Fundraising with crypto currency empowers Nigerian women
WONDER Foundation, an organisation that supports 48 furloughed college employees in Nigeria, plus many others, and uses crypto currency as a fundraising tool recently celebrated mined ETN equivalent of over US $30,000 in 12 months. Since their establishment in 2012, the non-governmental organization (NGO) has supported over 50,000 women and girls through 37 projects.
WONDER Foundation began looking at crypto for the first-time last year. After exploratory talks with UK-based crypto startup Electroneum, they decided to start mining for ETN block rewards. In July 2019, they began validating the Electroneum network in exchange for ETN block rewards.
They also recently signed up to Electroneum’s ETN donate website. That was the result of the Electroneum upgrade to Moderated Blockchain, powered by their Proof or Responsibility protocol, which enabled the award-winning crypto to work with NGOs as trusted transaction validators.
By the end of last year, WONDER reported they had received nearly US$19,000 in ETN rewards. WONDER Director and Trustee Carmen Gonzalez said, "Those block rewards are helping support and empower 100 women and their families in Kamalini, India for the next three years."
The latest ETN block rewards equivalent to US$11,250 was sent to the Wavecrest College of Nigeria to support 110 girls to transition to online learning, and financially support 48 employees furloughed due to the pandemic.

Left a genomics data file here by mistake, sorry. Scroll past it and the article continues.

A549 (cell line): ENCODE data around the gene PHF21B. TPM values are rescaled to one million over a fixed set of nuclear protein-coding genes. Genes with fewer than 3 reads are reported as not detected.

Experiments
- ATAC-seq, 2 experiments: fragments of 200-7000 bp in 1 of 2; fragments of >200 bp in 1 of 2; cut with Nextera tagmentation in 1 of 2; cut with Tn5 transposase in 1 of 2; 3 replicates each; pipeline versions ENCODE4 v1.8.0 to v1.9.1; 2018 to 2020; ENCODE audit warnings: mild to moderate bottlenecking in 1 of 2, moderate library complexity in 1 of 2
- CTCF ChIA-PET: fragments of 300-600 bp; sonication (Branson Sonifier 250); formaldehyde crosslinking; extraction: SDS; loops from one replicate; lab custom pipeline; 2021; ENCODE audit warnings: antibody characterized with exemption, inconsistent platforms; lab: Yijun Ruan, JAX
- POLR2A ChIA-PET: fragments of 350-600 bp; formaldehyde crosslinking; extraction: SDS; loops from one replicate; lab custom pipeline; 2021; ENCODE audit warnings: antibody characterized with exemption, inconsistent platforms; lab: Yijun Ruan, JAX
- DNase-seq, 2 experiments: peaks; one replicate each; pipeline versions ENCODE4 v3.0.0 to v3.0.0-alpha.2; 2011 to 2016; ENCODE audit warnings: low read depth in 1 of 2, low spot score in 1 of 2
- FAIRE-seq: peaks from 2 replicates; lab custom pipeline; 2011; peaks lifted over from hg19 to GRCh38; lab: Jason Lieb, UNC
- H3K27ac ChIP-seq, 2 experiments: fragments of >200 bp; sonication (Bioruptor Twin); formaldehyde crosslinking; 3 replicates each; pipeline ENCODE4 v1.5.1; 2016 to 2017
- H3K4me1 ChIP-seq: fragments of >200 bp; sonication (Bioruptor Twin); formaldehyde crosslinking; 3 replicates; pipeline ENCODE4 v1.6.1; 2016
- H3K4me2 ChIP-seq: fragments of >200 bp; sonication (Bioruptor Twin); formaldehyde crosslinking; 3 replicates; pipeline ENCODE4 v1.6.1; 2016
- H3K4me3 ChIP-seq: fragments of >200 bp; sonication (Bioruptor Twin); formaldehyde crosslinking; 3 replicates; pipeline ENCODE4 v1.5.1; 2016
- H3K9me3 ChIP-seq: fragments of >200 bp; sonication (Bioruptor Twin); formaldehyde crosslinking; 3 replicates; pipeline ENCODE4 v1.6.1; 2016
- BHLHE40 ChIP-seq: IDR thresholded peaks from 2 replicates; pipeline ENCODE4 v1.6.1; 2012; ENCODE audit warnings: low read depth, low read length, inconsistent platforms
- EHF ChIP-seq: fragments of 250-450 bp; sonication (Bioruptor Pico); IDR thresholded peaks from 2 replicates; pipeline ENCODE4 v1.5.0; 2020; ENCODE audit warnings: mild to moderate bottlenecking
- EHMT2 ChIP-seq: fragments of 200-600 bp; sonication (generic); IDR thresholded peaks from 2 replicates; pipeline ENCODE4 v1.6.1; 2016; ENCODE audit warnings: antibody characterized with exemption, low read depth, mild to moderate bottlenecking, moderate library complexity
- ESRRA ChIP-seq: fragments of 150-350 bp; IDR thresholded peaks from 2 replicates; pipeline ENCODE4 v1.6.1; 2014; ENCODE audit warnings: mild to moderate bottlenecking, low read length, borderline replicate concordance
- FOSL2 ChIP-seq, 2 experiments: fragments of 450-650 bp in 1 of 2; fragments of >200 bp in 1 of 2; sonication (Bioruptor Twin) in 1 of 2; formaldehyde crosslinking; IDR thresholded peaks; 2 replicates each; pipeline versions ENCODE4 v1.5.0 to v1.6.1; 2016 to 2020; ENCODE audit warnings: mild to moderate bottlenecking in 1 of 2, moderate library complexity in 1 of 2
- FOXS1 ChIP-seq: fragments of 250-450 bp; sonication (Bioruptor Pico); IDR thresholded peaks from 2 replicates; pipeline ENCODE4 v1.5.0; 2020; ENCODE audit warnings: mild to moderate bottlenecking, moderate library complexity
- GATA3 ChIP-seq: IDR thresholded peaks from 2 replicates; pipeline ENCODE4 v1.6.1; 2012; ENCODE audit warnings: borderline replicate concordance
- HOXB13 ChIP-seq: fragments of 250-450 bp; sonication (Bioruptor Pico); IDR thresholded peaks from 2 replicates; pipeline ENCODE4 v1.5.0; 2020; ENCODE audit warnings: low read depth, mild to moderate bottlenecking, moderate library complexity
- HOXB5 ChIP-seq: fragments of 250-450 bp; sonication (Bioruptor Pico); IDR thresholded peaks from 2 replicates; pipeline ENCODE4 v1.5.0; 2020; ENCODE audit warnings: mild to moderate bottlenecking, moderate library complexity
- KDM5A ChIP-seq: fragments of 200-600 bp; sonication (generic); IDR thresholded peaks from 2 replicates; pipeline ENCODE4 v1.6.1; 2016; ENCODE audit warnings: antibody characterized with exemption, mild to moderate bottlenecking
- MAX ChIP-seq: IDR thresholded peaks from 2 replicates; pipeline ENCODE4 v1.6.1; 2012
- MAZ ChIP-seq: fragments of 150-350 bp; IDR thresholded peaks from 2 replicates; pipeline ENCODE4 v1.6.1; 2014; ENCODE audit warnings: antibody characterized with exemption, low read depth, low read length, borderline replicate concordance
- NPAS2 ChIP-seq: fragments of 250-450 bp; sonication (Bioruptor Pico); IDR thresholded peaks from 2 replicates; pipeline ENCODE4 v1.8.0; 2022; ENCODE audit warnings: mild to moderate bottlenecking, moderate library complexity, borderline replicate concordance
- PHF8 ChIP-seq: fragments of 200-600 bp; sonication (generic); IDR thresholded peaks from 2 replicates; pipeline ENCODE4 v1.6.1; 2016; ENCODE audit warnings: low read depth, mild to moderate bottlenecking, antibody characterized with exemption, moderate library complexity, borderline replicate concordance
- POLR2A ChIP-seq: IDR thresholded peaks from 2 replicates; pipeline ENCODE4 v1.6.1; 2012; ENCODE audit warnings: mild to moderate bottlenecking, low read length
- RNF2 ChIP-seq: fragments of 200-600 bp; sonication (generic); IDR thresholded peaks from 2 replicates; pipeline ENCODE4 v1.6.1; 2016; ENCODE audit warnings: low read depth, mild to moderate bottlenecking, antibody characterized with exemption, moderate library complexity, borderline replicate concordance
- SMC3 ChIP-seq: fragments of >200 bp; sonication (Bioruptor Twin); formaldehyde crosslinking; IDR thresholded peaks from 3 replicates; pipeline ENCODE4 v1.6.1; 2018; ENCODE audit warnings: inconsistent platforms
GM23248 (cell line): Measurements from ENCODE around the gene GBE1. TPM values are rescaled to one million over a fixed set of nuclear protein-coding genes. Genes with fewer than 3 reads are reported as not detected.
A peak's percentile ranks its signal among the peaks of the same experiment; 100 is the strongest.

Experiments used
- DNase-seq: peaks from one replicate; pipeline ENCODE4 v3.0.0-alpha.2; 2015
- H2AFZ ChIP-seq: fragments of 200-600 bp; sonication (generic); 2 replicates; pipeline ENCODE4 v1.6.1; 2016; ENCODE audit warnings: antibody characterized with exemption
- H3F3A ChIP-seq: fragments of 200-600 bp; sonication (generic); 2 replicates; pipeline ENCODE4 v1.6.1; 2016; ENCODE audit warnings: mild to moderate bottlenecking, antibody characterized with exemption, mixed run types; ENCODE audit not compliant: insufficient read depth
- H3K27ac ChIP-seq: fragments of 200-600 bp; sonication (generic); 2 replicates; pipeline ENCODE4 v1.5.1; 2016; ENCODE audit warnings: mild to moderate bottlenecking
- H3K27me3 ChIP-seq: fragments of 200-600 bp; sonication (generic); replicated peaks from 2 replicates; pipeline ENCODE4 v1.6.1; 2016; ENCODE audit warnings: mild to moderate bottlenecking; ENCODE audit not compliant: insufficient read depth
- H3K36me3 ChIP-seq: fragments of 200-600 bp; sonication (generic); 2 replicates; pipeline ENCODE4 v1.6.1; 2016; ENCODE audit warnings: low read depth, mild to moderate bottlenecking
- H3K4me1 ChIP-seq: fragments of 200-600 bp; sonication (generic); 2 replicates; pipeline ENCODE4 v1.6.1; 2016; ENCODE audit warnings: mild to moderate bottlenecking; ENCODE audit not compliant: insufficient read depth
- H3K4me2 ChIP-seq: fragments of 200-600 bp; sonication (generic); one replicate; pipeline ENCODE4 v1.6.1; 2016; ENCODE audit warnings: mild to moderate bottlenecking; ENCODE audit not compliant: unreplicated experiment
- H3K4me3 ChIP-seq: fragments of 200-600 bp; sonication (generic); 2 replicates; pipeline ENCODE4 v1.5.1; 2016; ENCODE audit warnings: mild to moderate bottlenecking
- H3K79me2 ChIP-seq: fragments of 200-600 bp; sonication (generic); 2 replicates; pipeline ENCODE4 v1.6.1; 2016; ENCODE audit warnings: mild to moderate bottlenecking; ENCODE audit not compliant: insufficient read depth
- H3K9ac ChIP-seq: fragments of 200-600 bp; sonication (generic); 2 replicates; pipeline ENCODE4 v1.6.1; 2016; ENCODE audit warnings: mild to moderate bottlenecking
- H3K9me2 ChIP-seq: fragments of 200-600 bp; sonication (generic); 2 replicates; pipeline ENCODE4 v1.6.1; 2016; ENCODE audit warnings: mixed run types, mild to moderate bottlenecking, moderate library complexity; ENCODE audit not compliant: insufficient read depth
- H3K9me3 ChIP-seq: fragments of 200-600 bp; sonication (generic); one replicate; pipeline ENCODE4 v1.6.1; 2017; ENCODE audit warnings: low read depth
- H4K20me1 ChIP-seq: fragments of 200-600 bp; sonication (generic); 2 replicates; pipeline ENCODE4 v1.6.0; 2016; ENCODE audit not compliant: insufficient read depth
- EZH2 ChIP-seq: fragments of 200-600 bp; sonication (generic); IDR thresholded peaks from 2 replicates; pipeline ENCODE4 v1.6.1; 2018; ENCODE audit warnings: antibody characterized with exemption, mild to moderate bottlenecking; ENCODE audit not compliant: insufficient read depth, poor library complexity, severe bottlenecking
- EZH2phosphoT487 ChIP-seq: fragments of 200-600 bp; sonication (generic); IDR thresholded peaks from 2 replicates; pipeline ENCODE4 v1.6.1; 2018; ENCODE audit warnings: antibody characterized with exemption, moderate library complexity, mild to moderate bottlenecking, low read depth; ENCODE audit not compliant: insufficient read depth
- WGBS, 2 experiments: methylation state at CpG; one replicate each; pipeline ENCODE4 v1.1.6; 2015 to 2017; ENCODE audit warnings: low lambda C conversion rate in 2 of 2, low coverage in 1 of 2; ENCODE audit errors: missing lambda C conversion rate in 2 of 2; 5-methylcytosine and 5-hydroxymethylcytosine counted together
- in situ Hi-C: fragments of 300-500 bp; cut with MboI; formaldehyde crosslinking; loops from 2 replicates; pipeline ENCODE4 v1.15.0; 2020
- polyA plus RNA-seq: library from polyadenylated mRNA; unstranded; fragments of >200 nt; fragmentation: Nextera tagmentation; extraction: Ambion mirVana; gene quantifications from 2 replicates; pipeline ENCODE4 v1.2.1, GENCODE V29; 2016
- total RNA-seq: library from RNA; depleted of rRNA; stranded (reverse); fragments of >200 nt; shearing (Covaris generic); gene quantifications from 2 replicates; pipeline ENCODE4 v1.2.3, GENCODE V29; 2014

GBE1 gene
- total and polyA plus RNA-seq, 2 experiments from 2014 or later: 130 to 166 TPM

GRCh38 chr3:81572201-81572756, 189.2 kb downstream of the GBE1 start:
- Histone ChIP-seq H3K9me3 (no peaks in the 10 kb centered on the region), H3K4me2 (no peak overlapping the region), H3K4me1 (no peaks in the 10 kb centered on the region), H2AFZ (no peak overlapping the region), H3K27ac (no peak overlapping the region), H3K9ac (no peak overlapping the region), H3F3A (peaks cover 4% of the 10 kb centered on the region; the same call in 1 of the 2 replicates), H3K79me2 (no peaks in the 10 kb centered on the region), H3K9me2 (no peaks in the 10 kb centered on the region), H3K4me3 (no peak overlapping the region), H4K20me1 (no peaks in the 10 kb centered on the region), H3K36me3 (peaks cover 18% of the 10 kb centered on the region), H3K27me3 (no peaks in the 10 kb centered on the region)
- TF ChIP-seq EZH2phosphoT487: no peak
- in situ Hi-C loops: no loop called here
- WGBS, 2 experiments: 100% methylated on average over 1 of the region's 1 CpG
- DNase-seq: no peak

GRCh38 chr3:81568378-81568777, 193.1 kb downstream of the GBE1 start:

Gonzalez explained that these girls and women will get mobile data and at least 32 virtual lessons from Wavecrest. The block rewards were also used to donate five new laptops to Wavecrest teachers to continue their online classes.
"We are extremely pleased to see how cryptocurrency donations have helped us significantly further our objective to transform the lives of these girls and women through education, particularly during these unprecedented times," said Gonzalez. Another portion of the block rewards was used to provide the 110 students and their families with food supplies to help ease the economic hardships the Covid-19 lockdown has exacerbated.
Save the Children is arguably the first NGO to have set their eyes on cryptocurrency as a novel way to fundraise. In a report, they stated that they began receiving Bitcoin in 2013 and that they are also currently accepting Bitcoin Cash, Ethereum, ZCash, Litecoin, and the Gemini Dollar.
More recently, in October 2019, the United Nations Children's Emergency Fund (UNICEF) announced it would start using cryptocurrencies to fund open-source technology benefiting children and young people worldwide. Their first crypto donation came from the Ethereum Foundation.
As NGOs, whose objectives are to help children, women and their families break the cycle of poverty through education, seek new ways to increase their income, cryptocurrency is gradually becoming a fundraising tool they should not be underestimated.